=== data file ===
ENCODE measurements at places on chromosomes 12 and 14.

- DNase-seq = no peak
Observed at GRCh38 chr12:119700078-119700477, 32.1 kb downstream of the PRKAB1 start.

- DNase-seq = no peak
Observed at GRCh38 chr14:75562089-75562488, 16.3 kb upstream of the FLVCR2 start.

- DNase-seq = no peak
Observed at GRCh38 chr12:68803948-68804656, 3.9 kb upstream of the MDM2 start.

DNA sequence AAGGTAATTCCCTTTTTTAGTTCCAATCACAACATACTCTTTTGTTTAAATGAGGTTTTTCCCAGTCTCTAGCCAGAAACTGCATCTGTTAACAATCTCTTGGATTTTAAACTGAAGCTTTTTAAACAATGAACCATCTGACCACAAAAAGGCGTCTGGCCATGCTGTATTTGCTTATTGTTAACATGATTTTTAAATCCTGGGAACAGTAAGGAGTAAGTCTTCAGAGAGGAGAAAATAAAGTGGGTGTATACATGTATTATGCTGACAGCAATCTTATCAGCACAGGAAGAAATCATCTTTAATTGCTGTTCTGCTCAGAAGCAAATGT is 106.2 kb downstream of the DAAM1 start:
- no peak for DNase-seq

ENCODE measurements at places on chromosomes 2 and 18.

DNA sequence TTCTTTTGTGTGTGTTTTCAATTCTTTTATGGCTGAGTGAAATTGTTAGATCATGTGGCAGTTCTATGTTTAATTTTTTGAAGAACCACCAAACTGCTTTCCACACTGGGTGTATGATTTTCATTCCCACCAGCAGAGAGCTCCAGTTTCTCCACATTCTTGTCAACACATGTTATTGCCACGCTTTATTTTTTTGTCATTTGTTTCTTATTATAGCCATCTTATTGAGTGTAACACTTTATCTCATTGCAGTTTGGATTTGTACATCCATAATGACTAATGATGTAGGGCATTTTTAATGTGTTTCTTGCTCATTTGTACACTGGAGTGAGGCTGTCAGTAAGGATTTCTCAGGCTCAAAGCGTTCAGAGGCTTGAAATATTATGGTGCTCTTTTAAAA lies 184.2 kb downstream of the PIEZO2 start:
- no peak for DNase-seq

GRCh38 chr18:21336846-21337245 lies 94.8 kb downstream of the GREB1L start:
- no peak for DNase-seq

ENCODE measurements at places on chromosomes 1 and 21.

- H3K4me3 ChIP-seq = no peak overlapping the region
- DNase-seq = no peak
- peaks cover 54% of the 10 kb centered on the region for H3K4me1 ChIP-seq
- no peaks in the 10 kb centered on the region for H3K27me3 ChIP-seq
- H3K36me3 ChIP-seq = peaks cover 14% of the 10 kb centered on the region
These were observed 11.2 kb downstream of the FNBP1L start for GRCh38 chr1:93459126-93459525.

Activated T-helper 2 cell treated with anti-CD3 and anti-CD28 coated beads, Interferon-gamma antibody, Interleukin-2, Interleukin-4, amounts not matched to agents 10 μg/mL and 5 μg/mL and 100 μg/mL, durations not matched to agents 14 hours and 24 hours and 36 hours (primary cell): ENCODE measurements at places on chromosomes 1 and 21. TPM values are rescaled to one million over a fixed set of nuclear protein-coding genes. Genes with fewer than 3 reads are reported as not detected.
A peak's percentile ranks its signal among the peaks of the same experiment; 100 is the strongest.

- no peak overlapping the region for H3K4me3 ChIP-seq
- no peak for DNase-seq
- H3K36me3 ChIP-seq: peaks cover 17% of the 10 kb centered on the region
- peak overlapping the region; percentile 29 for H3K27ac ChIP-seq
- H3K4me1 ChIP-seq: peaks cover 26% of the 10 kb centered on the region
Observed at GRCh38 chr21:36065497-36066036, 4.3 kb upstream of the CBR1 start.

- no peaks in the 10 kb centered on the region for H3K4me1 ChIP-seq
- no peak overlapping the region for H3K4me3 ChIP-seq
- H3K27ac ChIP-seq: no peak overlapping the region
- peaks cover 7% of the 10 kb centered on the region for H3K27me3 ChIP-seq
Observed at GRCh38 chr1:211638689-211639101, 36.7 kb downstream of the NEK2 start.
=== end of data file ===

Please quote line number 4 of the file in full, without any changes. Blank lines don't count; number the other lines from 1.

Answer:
- DNase-seq = no peak